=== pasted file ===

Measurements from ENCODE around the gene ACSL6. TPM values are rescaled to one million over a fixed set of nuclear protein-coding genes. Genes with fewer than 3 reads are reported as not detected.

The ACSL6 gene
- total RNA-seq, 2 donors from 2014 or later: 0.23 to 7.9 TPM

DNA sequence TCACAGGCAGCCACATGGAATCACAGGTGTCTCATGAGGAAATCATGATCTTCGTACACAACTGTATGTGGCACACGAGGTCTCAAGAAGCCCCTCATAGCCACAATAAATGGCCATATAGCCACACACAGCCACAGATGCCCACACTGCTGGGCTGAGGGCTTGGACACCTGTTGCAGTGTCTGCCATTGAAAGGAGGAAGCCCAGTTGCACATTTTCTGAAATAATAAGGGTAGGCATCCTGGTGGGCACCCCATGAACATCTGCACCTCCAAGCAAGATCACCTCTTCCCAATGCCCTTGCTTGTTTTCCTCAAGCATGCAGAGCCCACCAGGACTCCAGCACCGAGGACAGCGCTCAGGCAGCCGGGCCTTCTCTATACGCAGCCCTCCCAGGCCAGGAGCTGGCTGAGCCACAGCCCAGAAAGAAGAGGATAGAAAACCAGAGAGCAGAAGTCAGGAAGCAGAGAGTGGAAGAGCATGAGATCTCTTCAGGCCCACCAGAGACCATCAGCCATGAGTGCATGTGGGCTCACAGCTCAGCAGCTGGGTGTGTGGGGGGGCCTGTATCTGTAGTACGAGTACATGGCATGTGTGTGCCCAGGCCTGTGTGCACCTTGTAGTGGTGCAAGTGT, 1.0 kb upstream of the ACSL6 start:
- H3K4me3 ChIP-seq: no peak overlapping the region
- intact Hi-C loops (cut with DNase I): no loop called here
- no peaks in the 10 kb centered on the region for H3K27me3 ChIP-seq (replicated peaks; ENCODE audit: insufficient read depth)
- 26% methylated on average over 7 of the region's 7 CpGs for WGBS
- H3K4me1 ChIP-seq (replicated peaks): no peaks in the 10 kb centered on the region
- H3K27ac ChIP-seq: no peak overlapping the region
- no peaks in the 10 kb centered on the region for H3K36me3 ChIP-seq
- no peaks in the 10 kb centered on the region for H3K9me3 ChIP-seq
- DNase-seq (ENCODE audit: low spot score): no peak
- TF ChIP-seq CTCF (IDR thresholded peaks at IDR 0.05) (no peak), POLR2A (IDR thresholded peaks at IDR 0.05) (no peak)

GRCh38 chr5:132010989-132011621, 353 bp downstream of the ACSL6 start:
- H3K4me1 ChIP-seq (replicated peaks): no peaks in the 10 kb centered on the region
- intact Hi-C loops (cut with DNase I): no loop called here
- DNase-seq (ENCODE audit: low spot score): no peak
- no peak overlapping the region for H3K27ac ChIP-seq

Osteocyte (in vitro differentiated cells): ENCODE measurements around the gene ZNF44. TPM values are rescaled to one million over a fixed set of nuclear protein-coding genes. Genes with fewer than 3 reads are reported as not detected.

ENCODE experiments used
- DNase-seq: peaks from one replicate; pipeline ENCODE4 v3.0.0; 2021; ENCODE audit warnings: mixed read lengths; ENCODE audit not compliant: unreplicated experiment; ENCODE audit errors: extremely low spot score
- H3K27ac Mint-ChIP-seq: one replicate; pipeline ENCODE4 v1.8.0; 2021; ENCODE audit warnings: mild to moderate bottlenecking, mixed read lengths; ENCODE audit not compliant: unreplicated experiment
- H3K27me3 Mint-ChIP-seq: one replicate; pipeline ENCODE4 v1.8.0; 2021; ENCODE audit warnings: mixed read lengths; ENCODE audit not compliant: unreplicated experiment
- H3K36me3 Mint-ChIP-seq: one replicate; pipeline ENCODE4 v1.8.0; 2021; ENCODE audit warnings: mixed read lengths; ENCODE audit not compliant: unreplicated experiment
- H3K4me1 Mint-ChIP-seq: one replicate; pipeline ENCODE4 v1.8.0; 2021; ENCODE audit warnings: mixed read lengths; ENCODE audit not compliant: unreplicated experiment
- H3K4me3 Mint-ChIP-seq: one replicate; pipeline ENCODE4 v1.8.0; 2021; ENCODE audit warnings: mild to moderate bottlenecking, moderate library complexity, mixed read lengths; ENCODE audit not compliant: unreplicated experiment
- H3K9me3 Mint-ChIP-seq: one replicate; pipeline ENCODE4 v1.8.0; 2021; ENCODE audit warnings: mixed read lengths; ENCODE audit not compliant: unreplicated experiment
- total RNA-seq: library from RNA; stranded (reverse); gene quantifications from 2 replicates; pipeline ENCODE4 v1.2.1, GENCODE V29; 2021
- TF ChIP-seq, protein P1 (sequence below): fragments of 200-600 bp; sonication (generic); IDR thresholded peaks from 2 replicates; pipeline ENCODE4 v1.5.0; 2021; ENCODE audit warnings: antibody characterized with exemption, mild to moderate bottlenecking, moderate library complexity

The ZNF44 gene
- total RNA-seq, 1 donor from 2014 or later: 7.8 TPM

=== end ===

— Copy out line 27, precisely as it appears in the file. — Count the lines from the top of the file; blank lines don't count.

- H3K4me3 Mint-ChIP-seq: one replicate; pipeline ENCODE4 v1.8.0; 2021; ENCODE audit warnings: mild to moderate bottlenecking, moderate library complexity, mixed read lengths; ENCODE audit not compliant: unreplicated experiment